Linus Torvalds announced today the release and general availability of Linux 6.0 as a major kernel series that brings new features, improved hardware support, as well as bug and security fixes.
After being in development for two months, Linux kernel 6.0 is finally here and introduces support for the AArch64 (ARM64) hardware architecture to swap transparent huge pages without splitting them, support for NVMe in-band authentication, support for PCI buses in the OpenRISC and LoongArch architectures, async buffered writes when using both XFS and io_uring, as well as io_uring zero-copy network transmission support.
Linux kernel 6.0 also brings support for the “Zicbom” extension to the RISC-V hardware architecture for managing devices with non-cache-coherent DMA, a new runtime verification subsystem that allows kernel state monitoring, support for generating new CXL memory regions, support for properly implementing POSIX access control lists on OverlayFS filesystems, and the implementation of the second generation of the Btrfs “send” protocol that supports sending large data and raw compressed extents.
Other noteworthy changes include new user-space memory management features in the DAMON mechanism, support for limiting the NFSv4 server to 1024 active clients at 1GB RAM, support for the EXT4 file system to fetch and set UUIDs stored in a file system superblock, support for the fsnotify subsystem to better control ignored events, support for sleepable BPF programs attached to uprobes, as well as new reports to the perf tool for lock contention tracepoints and BPF for in-kernel aggregation.
There are also good news for virtualization as Linux kernel 6.0 introduces a new pseudo-device called ‘guest vCPU stall detector’ that can act as a watchdog to tell the host if the VM has stalled. There’s also a new debugfs interface, a new BPF iterator, a new set of BPF kfuncs, new BPF helpers for generating and checking SYN cookies, and a new io_uring based user-space block driver in Linux 6.0.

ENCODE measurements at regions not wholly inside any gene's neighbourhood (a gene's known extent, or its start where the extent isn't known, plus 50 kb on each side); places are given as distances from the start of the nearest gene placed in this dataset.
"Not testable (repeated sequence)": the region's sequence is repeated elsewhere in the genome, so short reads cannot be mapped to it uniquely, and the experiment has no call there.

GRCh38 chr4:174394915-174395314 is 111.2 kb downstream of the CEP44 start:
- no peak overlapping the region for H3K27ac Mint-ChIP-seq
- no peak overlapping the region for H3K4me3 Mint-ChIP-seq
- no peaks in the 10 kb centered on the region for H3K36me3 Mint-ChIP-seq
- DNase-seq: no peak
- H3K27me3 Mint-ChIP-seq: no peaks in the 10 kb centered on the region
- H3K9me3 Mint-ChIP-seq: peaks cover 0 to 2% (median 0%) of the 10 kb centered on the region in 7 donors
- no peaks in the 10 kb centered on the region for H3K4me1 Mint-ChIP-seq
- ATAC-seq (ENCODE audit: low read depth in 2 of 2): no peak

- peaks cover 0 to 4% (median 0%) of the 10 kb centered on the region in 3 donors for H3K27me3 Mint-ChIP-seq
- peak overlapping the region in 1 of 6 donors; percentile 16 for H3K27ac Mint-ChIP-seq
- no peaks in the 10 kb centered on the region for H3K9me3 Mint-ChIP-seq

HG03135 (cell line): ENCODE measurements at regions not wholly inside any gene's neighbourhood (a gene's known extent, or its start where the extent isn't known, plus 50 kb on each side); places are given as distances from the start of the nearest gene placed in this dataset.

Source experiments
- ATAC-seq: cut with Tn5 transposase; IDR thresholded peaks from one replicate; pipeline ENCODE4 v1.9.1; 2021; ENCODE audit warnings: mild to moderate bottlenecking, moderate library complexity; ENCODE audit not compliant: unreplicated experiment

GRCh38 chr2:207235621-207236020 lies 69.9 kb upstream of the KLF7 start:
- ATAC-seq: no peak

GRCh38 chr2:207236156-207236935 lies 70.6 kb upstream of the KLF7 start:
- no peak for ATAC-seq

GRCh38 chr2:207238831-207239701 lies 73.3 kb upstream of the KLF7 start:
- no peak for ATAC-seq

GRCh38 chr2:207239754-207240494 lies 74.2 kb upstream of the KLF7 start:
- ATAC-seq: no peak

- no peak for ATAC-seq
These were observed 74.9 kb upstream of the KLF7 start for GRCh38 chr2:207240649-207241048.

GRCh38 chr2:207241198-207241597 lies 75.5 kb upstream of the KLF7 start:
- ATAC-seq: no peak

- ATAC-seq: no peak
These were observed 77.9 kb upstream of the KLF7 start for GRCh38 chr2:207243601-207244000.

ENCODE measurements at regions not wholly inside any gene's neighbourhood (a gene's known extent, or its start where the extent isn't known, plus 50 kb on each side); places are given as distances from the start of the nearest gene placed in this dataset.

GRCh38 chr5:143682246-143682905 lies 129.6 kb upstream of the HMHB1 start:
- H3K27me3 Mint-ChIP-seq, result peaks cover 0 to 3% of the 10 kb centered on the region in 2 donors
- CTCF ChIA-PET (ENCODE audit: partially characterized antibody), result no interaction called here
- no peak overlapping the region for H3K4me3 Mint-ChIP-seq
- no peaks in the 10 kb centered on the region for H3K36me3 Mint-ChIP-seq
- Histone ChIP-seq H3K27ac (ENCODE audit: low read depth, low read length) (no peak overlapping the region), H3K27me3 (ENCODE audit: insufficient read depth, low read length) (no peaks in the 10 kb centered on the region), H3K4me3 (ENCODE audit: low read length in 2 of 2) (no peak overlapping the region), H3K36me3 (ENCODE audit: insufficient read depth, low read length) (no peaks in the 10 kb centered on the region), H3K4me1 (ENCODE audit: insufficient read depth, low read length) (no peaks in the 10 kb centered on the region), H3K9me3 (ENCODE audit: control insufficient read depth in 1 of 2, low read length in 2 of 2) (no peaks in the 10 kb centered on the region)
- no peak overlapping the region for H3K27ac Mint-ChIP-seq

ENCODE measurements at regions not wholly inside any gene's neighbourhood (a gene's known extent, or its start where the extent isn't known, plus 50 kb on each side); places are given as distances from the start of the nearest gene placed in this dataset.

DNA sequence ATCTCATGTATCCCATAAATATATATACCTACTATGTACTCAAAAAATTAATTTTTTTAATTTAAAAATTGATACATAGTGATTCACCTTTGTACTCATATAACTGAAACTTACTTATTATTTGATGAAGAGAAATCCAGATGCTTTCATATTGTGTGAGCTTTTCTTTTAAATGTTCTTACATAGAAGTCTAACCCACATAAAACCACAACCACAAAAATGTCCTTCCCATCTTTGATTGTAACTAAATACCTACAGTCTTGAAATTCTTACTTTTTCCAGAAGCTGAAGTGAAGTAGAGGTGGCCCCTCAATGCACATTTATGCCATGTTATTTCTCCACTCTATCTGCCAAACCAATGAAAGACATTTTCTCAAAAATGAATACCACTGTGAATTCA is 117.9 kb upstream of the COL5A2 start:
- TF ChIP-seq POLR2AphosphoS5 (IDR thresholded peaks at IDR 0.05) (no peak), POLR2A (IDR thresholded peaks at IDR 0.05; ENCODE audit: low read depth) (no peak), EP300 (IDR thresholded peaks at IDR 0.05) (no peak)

Of course, Linux 6.0 also includes numerous updated and new drivers for better hardware support. On top of that, it adds many bug fixes and tweaks to provide better performance than previous kernels, most notably here being the tweaks to task placement on large systems, performance improvements to the in-kernel TLS implementation, and a new IORING_RECV_MULTISHOT flag to enable multi-shot operation with recv() calls.
Security-wise, Linux kernel 6.0 implements fetching of random-number seeds from bootloader’s setup data to the x86 and m68k kernels, support for the SafeSetID security module to control setgroups() changes, support for the ARIA encryption algorithm, as well as support for hooks attached to a control group or a single target process to the BPF security module.
Linux kernel 6.0 is available for download from Linus Torvald’s git repo for those who like to compile their own kernels. For everyone else, you’ll need to wait until your distro’s maintainer upgrades the kernel to version 6.0 before attempting to install it.
Last updated 6 months ago